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Originally built in 1905 by C.H. Wine who was a builder as well as one of the organizers and treasurer of the Bull Run Power Company. The house was enlarged and restored in 1973 and retains the charm and architecture of the Victorian era.
This house was originally the summer kitchen for the wine house next door. The building was moved to its current location, converted into a home and sold to Mr. Spinks in 1908. The house later became the home of the Fairfax family until it was sol…
In 1929, the Mount Vernon Ladies' Association placed a marker noting the location of the slave cemetery, believed to be the first commemoration of its kind at a historic site. Despite this recognition, the burial ground lay unattended for decades,…
In 1799, this estate was home to a community of 317 enslaved men, women, and children who had no choice but to live here. Most of these enslaved people lived and worked on the four outlying farms as rural laborers. About one quarter of the populat…
George Washington had several horse-drawn vehicles. Slaves, including Joe, a driver, and Jack, a wagoner, took care of the Mount Vernon vehicles. Travel during the 18th century was difficult. Poorly maintained roads meant that even short journeys …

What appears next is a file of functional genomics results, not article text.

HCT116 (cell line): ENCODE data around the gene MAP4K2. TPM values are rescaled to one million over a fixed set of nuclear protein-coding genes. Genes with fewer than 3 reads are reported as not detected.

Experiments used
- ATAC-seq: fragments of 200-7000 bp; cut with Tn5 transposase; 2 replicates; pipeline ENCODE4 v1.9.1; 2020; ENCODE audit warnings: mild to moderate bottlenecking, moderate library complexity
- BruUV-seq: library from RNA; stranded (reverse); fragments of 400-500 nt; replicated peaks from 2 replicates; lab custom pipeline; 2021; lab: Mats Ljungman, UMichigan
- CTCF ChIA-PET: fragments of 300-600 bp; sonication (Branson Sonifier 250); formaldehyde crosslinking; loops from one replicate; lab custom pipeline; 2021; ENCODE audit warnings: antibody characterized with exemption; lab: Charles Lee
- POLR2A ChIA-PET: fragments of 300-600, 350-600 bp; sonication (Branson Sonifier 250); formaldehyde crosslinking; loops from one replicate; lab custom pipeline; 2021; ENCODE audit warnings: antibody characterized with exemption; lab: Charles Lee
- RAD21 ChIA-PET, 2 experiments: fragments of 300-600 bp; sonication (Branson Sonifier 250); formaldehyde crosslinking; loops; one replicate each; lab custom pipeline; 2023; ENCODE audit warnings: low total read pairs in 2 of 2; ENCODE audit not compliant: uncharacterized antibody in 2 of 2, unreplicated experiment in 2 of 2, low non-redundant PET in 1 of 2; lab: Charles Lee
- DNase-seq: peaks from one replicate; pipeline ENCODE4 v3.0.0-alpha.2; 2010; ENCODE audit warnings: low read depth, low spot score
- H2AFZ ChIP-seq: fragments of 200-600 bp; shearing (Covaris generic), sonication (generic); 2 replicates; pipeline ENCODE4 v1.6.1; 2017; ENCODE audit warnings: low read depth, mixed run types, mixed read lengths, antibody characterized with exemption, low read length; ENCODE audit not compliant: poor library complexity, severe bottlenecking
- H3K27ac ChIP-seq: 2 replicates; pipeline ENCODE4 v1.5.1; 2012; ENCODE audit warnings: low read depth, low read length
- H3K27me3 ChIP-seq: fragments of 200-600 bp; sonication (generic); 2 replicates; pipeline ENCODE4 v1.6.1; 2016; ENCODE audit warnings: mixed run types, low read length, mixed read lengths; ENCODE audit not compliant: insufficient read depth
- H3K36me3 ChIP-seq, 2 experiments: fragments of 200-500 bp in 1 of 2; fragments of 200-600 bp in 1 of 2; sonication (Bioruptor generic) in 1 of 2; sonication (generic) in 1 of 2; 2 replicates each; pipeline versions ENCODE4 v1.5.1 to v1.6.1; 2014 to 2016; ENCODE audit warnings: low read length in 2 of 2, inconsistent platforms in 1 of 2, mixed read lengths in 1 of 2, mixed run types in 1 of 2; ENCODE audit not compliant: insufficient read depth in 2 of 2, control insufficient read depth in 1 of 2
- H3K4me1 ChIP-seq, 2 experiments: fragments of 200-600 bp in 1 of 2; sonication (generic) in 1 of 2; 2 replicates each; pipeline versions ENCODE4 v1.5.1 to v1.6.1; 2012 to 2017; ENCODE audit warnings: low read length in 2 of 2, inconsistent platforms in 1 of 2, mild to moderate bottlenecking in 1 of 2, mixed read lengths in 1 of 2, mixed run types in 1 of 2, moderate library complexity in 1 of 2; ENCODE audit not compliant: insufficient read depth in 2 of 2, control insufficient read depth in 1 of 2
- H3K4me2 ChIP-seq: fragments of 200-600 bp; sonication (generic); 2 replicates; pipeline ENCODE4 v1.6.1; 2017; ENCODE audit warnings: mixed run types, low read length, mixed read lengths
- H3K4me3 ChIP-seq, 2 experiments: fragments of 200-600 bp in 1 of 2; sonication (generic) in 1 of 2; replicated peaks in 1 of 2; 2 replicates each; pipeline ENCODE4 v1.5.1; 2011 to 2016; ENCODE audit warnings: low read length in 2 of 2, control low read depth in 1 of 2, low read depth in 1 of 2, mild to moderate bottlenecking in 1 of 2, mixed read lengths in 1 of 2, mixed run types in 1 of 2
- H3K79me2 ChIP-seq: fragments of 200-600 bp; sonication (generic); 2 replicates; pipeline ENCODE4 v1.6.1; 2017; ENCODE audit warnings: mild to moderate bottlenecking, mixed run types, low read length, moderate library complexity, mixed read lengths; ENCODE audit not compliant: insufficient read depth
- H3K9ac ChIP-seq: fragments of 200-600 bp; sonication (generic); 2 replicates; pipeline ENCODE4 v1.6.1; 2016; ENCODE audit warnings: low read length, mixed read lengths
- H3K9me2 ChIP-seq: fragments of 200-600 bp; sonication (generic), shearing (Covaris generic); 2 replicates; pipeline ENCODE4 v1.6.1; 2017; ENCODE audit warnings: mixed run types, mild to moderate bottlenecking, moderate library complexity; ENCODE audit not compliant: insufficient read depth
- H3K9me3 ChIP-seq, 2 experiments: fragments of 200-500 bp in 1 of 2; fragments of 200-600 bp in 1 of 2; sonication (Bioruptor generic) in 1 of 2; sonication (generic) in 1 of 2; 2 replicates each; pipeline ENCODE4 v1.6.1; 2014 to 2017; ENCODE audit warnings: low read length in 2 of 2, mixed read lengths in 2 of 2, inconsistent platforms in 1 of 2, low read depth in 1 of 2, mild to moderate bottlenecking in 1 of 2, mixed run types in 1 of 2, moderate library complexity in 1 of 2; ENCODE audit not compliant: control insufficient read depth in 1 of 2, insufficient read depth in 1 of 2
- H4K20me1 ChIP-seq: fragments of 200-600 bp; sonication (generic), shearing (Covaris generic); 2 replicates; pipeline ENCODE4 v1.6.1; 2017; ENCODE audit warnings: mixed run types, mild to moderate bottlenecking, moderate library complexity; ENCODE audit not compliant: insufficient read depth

This caboose was built for the Norfolk and Western Railroad (N&W) in December 1969.
It was donated in 1993 to the museum and repainted as Southern Railway (SR) Washington Division caboose X518606 the following year.
The front portion of this building first served as an out kitchen for the Payne House. Around 1918 it was moved across Chapel Street where it served as home for the train agent. In 1955 the first floor became Tom Fairfax's barber shop until the mi…
This country cottage was built by Alvin, Ollie and Lewie Poe on land once a part of Detwiler's Dairy Farm. The construction is fir lumber, featuring old schoolhouse windows on the back porch. Mrs. Sutphin resided here for over 45 years and served …
Susan Riviere Hetzel
April 7, 1846 - June 1908
An organizer of the
National Society of the D.A.R.
Marker placed by the
Susan Riviere Hetzel Chapter
District of Columbia
Daughters of the American Revolution
This house built by Wallace Woodyard who was one of Clifton's great lumber merchants. It contains the best in material and workmanship. Completely restored in 1969.